Though he didn’t quite have the star power of many of the Mets’ all-time best offensive players like Mike Piazza, Darryl Strawberry, or David Wright, Howard Johnson was objectively one of the best hitters in Mets history. During his time in Queens, “HoJo” found his way near the top of many Mets all-time hitting leaderboards, including the following: offensive WAR (fifth, 30.3), runs scored (fourth, 627), total bases (sixth, 1,823), home runs (fourth, 192), RBIs (fourth, 629), stolen bases (third, 202), and doubles (fifth, 214).
Unfortunately, his pop at the plate and speed on the bases did not always translate into sparkling defense. His career defensive WAR, per Baseball Reference, was -7.8, and it was negative during each of his nine years with the Mets. 1991 and 1992 were particularly forgettable years in the field for HoJo, as he recorded -1.4 and -2.7 dWAR in those seasons, respectively.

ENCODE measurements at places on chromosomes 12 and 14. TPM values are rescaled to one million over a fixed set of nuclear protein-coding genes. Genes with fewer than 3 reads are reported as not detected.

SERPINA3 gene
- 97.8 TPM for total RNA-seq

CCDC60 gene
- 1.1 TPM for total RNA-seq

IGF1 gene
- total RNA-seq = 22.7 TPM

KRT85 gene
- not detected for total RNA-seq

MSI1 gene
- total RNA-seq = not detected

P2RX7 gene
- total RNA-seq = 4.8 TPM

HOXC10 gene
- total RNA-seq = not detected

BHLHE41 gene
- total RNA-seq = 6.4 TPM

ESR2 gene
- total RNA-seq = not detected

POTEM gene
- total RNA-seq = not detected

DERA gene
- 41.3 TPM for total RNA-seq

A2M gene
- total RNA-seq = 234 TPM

Perhaps not coincidentally, in 1991 and 1992, Johnson played a combined 128 games in the outfield, including 84 games in center field, after racking up only a handful of outfield appearances in his career up to that point. It did not go well. In 1991, Johnson recorded a TZ (total zone in runs above average) of -1. In 1992, that stat plummeted to -25, by far the worst single-season mark of his career.
Johnson was never one of the best defensive infielders in the league, but he was downright dreadful in the outfield. If the Mets had the DH back during HoJo’s tenure, he would have been as good a candidate as any for that role.